Celebrity magnet El Royale tower said to sell for record price
The El Royale apartment tower in Hancock Park, a magnet for celebrity tenants since the Jazz Age, has sold for nearly $30 million in what may be the largest price-per-unit sale in Los Angeles history.
The 12-story building, at 450 N. Rossmore Ave., was built in 1929 for the Hollywood crowd, and early residents included Clark Gable, William Faulkner and Loretta Young. It was designed in a mix of Spanish and French Renaissance styles by the same architect who created the famous Chateau Marmont hotel in West Hollywood.
El Royale was purchased by Kamran Hakim, one of the largest private landlords in New York, and Santa Monica real estate attorney Farhad Eshaghpour. They paid $29.5 million, or $526,786 per unit, said real estate broker Ron Harris of Marcus & Millichap/Institutional Property Advisors.
That’s the highest price per unit paid for a Southern California apartment building, according to Marcus & Millichap.
“El Royale is one of the most iconic and celebrated apartment communities in all of Los Angeles County,” Harris said.
The seller was a Los Angeles family trust that had controlled the building for more than 50 years. El Royale’s original finishes include marble and hardwood floors, mahogany woodwork, tiles and iron chandeliers. Some of the building’s 56 units have five bedrooms.
The new owners plan to own the building for a long time and perhaps acquire other “similar rare, marquee assets” in the region, Eshaghpour said. “We look forward to improving and preserving this asset and continuing its tradition of excellence.”
Among the more recent residents of the El Royale were actors Jack Black, Ellen Page, Katie Holmes and Josh Brolin.
Columbia Square in Hollywood is bought
The long-planned Columbia Square mixed-use development planned around the historic former CBS headquarters in Hollywood will be revived by new owner Kilroy Realty Corp.
Kilroy, a Los Angeles real estate investment trust, bought Columbia Square, at 6121 Sunset Blvd., for $65 million from iStar Financial. Previous owners planned an $850-million project with offices, condominiums and a hotel, but the project stalled during the recent economic downturn.
The new owner’s plans call for a scaled-down development valued at about $235 million, Executive Vice President David Simon said. “We believe a mixed-use low-rise office campus with a residential component is the way to go. We want to make the project much more porous so people can enjoy the public spaces.”
With its porthole-windowed studio doors and chrome-accented, round-cornered interior walls, Columbia Square was considered America’s biggest and most technologically advanced broadcast facility when CBS opened it in 1938. During the 1940s and ‘50s, audiences there watched live productions of radio shows featuring Jack Benny, Orson Welles, the comedy duo of George Burns and his wife, Gracie Allen, and many others.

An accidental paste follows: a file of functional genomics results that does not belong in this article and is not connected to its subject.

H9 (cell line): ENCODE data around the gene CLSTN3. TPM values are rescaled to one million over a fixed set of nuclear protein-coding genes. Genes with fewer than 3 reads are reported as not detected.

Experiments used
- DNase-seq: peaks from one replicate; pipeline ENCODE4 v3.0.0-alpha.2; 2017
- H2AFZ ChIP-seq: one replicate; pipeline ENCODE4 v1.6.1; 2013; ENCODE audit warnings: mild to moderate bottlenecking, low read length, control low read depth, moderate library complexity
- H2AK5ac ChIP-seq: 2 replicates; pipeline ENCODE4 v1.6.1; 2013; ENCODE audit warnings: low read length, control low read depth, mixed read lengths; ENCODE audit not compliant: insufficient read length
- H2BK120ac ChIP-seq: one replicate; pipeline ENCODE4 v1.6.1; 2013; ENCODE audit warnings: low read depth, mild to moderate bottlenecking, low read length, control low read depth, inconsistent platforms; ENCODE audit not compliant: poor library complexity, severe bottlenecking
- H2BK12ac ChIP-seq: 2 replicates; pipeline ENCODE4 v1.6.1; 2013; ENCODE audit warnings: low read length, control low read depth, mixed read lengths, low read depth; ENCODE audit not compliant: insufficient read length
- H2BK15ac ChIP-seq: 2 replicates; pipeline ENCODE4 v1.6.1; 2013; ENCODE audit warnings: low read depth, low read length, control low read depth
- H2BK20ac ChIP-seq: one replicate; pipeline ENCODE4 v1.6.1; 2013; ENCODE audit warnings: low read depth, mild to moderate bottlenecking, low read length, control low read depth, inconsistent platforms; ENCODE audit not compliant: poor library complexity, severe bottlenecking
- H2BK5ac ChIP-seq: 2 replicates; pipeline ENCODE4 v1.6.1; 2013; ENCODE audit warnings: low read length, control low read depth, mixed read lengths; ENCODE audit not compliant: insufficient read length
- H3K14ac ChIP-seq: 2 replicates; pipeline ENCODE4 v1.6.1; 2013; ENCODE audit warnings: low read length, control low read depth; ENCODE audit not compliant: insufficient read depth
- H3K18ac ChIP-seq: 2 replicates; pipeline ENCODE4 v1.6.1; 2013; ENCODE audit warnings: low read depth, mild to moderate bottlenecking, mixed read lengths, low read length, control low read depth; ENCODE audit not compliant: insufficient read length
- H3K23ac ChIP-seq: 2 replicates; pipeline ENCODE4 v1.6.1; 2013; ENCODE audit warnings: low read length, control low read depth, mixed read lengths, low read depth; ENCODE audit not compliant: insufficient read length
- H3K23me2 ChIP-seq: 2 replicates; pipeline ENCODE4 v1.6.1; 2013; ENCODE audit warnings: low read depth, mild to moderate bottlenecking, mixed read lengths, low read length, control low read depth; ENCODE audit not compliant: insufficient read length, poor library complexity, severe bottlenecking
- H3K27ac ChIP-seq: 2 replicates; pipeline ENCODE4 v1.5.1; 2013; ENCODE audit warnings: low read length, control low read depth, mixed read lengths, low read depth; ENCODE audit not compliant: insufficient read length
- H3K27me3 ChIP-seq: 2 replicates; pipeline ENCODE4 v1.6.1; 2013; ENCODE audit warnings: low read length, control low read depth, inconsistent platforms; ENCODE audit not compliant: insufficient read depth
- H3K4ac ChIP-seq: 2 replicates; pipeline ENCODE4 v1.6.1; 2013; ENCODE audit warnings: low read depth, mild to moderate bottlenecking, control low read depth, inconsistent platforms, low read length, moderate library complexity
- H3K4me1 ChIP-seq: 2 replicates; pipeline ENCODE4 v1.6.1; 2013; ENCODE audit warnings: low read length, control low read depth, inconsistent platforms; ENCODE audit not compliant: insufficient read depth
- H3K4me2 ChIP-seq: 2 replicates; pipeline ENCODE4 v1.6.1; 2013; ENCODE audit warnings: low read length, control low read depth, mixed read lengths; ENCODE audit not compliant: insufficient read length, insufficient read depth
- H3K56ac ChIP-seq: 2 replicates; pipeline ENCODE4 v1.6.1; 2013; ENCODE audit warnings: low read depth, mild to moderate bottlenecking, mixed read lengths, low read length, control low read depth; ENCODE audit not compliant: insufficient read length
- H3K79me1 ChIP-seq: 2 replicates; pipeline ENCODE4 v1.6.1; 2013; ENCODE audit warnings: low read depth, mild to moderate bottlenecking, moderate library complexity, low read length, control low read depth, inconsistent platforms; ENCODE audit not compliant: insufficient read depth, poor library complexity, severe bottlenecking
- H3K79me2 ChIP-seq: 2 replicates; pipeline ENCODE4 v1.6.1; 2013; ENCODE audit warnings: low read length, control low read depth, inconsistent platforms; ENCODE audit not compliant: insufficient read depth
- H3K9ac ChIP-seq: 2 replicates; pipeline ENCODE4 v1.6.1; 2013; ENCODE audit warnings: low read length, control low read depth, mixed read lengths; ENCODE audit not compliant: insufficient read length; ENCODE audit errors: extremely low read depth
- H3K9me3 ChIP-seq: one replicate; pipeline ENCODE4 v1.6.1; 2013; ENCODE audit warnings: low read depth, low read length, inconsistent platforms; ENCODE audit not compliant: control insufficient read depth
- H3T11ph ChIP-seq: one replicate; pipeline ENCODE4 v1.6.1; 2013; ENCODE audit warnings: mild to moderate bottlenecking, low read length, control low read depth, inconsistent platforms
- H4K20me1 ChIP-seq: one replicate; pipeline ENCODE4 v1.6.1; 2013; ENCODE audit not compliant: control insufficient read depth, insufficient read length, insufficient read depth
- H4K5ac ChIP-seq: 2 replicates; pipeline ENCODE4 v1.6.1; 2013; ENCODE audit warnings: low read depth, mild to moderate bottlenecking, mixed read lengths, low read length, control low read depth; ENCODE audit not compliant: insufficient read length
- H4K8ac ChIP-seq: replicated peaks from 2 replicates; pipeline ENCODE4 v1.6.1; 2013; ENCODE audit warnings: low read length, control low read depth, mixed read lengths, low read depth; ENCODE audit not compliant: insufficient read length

That building will be renovated and operated as a film and television production facility for rent, Simon said. Shops and restaurants will be built at street level, and an approximately 20-story apartment building with about 200 units will be built on the back of the 4.7-acre site.
Three four- or five-story office buildings will be added in phases later, Simon said. He expects the development to take as long as four years to build.
The Columbia Square acquisition is part of Kilroy’s expansion into entertainment-related real estate. The company recently bought Sunset Media Center, at 6255 Sunset Blvd., and expects to buy Tribeca West, a West Los Angeles entertainment-oriented office complex, for $73 million later this year.
Accounting firm leases new downtown L.A. offices
Accounting firm PricewaterhouseCoopers has agreed to move its downtown Los Angeles offices into a building owned by Brookfield Office Properties Inc.
As part of the accounting firm’s agreement to rent six floors — about 135,000 square feet — it will have its PwC logo attached to the top of the 53-story building, at 601 S. Figueroa St.
About 1,450 employees will move to the new offices in May from 350 S. Grand Ave. The new quarters will have less space than the firm occupies at Grand Avenue, but PwC is expanding, the firm said.
“Over the past two years, PwC Los Angeles has grown our workforce more than 30%, adding approximately 350 new jobs to our local practice,” said Brian Cullinan, managing partner. “We see a bright future in Los Angeles and intend to continue our growth in our new space.”
The new office will use space more efficiently in an open floor plan, a company representative said.
Financial terms of the 15-year lease were not disclosed, but the average rental rate in the building is $1.95 per square foot per month, according to real estate data provider CoStar Group Inc.
Your guide to our clean energy future
Get our Boiling Point newsletter for the latest on the power sector, water wars and more — and what they mean for California.
You may occasionally receive promotional content from the Los Angeles Times.